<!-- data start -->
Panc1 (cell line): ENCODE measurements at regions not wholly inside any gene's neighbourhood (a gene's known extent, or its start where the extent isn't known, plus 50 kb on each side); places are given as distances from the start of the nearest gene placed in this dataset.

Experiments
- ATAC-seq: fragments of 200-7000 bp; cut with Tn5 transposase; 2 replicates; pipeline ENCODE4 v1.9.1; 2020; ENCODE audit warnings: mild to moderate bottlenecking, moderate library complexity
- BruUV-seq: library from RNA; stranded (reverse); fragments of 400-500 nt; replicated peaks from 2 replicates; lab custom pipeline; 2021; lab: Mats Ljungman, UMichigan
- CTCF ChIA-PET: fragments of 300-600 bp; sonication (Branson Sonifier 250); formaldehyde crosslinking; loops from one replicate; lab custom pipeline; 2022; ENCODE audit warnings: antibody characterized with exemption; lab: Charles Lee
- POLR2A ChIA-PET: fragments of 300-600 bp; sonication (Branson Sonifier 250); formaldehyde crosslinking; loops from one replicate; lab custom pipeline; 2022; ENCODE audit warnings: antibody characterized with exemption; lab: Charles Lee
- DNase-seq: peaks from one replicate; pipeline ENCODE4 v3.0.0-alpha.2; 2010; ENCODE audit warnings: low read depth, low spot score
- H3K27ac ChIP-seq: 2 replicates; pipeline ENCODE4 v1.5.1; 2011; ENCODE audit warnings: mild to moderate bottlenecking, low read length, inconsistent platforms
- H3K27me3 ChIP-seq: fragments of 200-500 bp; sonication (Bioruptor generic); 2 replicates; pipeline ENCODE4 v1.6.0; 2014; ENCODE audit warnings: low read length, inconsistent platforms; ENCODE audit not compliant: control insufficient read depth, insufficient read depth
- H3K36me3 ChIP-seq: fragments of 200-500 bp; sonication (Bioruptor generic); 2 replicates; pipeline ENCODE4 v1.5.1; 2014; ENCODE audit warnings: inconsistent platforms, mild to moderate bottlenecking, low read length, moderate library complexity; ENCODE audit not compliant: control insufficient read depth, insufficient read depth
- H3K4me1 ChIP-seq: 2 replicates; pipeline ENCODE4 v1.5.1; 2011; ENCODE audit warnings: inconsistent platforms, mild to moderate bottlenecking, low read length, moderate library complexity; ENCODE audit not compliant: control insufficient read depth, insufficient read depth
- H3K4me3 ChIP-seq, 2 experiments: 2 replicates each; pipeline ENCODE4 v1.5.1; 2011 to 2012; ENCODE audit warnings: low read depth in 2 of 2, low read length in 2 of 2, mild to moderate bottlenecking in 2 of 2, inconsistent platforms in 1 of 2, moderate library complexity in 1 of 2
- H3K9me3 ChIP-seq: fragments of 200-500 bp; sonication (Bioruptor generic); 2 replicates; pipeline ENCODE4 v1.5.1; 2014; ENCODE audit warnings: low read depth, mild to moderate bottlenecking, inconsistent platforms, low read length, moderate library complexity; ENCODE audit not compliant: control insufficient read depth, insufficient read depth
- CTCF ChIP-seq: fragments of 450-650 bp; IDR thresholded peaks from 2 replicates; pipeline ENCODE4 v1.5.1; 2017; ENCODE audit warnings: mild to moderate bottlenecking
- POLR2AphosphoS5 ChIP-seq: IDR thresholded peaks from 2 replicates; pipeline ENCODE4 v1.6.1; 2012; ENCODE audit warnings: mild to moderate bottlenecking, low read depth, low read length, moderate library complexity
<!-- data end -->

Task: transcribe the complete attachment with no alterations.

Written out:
Panc1 (cell line): ENCODE measurements at regions not wholly inside any gene's neighbourhood (a gene's known extent, or its start where the extent isn't known, plus 50 kb on each side); places are given as distances from the start of the nearest gene placed in this dataset.

Experiments
- ATAC-seq: fragments of 200-7000 bp; cut with Tn5 transposase; 2 replicates; pipeline ENCODE4 v1.9.1; 2020; ENCODE audit warnings: mild to moderate bottlenecking, moderate library complexity
- BruUV-seq: library from RNA; stranded (reverse); fragments of 400-500 nt; replicated peaks from 2 replicates; lab custom pipeline; 2021; lab: Mats Ljungman, UMichigan
- CTCF ChIA-PET: fragments of 300-600 bp; sonication (Branson Sonifier 250); formaldehyde crosslinking; loops from one replicate; lab custom pipeline; 2022; ENCODE audit warnings: antibody characterized with exemption; lab: Charles Lee
- POLR2A ChIA-PET: fragments of 300-600 bp; sonication (Branson Sonifier 250); formaldehyde crosslinking; loops from one replicate; lab custom pipeline; 2022; ENCODE audit warnings: antibody characterized with exemption; lab: Charles Lee
- DNase-seq: peaks from one replicate; pipeline ENCODE4 v3.0.0-alpha.2; 2010; ENCODE audit warnings: low read depth, low spot score
- H3K27ac ChIP-seq: 2 replicates; pipeline ENCODE4 v1.5.1; 2011; ENCODE audit warnings: mild to moderate bottlenecking, low read length, inconsistent platforms
- H3K27me3 ChIP-seq: fragments of 200-500 bp; sonication (Bioruptor generic); 2 replicates; pipeline ENCODE4 v1.6.0; 2014; ENCODE audit warnings: low read length, inconsistent platforms; ENCODE audit not compliant: control insufficient read depth, insufficient read depth
- H3K36me3 ChIP-seq: fragments of 200-500 bp; sonication (Bioruptor generic); 2 replicates; pipeline ENCODE4 v1.5.1; 2014; ENCODE audit warnings: inconsistent platforms, mild to moderate bottlenecking, low read length, moderate library complexity; ENCODE audit not compliant: control insufficient read depth, insufficient read depth
- H3K4me1 ChIP-seq: 2 replicates; pipeline ENCODE4 v1.5.1; 2011; ENCODE audit warnings: inconsistent platforms, mild to moderate bottlenecking, low read length, moderate library complexity; ENCODE audit not compliant: control insufficient read depth, insufficient read depth
- H3K4me3 ChIP-seq, 2 experiments: 2 replicates each; pipeline ENCODE4 v1.5.1; 2011 to 2012; ENCODE audit warnings: low read depth in 2 of 2, low read length in 2 of 2, mild to moderate bottlenecking in 2 of 2, inconsistent platforms in 1 of 2, moderate library complexity in 1 of 2
- H3K9me3 ChIP-seq: fragments of 200-500 bp; sonication (Bioruptor generic); 2 replicates; pipeline ENCODE4 v1.5.1; 2014; ENCODE audit warnings: low read depth, mild to moderate bottlenecking, inconsistent platforms, low read length, moderate library complexity; ENCODE audit not compliant: control insufficient read depth, insufficient read depth
- CTCF ChIP-seq: fragments of 450-650 bp; IDR thresholded peaks from 2 replicates; pipeline ENCODE4 v1.5.1; 2017; ENCODE audit warnings: mild to moderate bottlenecking
- POLR2AphosphoS5 ChIP-seq: IDR thresholded peaks from 2 replicates; pipeline ENCODE4 v1.6.1; 2012; ENCODE audit warnings: mild to moderate bottlenecking, low read depth, low read length, moderate library complexity